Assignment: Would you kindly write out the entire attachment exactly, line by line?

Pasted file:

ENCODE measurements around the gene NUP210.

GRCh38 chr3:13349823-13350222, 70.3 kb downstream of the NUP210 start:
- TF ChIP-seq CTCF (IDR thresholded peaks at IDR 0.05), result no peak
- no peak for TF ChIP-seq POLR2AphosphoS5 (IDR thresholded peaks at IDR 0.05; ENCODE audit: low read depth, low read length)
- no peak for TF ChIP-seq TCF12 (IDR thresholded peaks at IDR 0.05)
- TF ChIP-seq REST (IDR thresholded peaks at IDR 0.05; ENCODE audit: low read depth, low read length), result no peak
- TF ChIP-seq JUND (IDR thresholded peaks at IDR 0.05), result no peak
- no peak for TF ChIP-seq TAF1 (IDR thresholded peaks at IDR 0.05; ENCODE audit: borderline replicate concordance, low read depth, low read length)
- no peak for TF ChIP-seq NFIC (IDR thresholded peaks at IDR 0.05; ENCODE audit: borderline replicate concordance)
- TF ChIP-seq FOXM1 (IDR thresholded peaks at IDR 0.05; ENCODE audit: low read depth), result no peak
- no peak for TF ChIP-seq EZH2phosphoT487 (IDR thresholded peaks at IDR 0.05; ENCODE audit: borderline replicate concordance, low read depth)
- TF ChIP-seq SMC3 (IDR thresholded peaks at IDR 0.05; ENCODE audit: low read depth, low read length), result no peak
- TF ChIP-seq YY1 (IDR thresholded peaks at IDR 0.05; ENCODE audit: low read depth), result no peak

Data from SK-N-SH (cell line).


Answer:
ENCODE measurements around the gene NUP210.

GRCh38 chr3:13349823-13350222, 70.3 kb downstream of the NUP210 start:
- TF ChIP-seq CTCF (IDR thresholded peaks at IDR 0.05), result no peak
- no peak for TF ChIP-seq POLR2AphosphoS5 (IDR thresholded peaks at IDR 0.05; ENCODE audit: low read depth, low read length)
- no peak for TF ChIP-seq TCF12 (IDR thresholded peaks at IDR 0.05)
- TF ChIP-seq REST (IDR thresholded peaks at IDR 0.05; ENCODE audit: low read depth, low read length), result no peak
- TF ChIP-seq JUND (IDR thresholded peaks at IDR 0.05), result no peak
- no peak for TF ChIP-seq TAF1 (IDR thresholded peaks at IDR 0.05; ENCODE audit: borderline replicate concordance, low read depth, low read length)
- no peak for TF ChIP-seq NFIC (IDR thresholded peaks at IDR 0.05; ENCODE audit: borderline replicate concordance)
- TF ChIP-seq FOXM1 (IDR thresholded peaks at IDR 0.05; ENCODE audit: low read depth), result no peak
- no peak for TF ChIP-seq EZH2phosphoT487 (IDR thresholded peaks at IDR 0.05; ENCODE audit: borderline replicate concordance, low read depth)
- TF ChIP-seq SMC3 (IDR thresholded peaks at IDR 0.05; ENCODE audit: low read depth, low read length), result no peak
- TF ChIP-seq YY1 (IDR thresholded peaks at IDR 0.05; ENCODE audit: low read depth), result no peak

Data from SK-N-SH (cell line).